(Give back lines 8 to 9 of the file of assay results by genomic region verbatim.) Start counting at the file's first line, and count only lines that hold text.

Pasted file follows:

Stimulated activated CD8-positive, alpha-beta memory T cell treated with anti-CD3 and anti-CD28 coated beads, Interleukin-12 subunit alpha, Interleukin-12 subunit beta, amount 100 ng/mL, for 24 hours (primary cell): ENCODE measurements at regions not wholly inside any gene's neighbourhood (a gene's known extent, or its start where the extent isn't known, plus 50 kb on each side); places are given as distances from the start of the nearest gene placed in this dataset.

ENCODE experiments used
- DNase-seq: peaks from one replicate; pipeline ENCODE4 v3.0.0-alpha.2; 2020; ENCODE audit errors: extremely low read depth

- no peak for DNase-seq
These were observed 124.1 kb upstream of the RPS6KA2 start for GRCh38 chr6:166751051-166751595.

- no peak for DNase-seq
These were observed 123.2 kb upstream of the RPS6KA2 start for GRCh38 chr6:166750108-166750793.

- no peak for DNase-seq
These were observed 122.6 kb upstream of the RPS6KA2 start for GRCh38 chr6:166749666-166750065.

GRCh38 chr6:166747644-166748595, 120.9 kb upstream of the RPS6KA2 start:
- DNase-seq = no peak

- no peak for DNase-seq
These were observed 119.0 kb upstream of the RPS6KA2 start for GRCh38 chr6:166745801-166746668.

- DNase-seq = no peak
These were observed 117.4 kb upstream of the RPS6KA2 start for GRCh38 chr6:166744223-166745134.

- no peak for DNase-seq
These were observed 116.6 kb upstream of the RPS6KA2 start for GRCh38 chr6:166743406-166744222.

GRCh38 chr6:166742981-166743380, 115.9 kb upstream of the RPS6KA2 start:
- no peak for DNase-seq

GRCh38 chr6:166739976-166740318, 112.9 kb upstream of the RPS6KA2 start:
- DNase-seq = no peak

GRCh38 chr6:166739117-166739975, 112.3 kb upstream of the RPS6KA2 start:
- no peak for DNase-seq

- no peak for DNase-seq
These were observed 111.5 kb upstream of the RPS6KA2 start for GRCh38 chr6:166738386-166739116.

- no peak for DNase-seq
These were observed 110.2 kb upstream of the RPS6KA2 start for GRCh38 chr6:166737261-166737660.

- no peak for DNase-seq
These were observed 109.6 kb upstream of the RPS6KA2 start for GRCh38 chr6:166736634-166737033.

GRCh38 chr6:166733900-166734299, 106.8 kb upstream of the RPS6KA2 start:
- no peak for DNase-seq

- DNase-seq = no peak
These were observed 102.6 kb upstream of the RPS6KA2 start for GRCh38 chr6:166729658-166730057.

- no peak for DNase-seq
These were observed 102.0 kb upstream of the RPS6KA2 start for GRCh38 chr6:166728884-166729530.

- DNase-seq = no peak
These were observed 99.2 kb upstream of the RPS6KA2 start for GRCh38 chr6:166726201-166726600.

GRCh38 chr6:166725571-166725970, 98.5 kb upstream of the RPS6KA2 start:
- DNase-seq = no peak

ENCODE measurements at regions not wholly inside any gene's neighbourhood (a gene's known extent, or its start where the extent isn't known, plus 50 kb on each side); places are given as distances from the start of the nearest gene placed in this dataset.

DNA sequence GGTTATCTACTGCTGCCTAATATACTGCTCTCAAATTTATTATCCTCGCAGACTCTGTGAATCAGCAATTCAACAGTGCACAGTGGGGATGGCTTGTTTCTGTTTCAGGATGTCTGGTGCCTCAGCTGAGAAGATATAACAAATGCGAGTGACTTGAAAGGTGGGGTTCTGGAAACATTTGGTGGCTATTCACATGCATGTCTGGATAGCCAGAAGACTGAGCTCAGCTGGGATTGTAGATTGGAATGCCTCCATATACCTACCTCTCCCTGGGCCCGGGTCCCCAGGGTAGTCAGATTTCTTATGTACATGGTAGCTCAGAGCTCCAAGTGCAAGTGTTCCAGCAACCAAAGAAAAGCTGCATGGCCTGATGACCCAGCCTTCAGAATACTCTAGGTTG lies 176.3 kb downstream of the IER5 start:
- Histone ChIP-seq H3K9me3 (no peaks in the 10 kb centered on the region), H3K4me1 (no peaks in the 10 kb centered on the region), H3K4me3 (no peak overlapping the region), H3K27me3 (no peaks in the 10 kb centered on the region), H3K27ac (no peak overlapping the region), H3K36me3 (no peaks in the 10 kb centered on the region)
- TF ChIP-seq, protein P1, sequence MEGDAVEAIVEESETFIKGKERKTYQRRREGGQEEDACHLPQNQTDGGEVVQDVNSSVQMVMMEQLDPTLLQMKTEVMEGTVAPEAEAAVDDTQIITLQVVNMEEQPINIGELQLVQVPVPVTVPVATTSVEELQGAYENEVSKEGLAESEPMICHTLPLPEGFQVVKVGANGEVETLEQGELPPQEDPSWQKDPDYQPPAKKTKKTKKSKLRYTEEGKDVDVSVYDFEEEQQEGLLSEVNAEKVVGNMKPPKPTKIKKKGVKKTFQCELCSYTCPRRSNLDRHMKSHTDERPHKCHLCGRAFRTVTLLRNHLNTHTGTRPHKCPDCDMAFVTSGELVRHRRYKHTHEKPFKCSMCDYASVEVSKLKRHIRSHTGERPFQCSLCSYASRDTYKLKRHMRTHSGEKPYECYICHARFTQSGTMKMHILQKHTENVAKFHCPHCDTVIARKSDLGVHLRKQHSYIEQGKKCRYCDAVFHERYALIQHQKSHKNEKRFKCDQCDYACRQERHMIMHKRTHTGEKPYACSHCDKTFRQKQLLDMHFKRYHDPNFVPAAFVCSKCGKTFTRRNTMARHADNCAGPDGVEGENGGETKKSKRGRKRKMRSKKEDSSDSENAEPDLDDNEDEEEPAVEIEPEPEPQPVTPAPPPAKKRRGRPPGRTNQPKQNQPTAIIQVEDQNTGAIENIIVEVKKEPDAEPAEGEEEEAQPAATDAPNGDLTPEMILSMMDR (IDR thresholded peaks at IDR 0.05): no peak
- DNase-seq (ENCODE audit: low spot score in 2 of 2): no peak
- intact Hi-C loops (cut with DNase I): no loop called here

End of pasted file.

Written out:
- no peak for DNase-seq
These were observed 122.6 kb upstream of the RPS6KA2 start for GRCh38 chr6:166749666-166750065.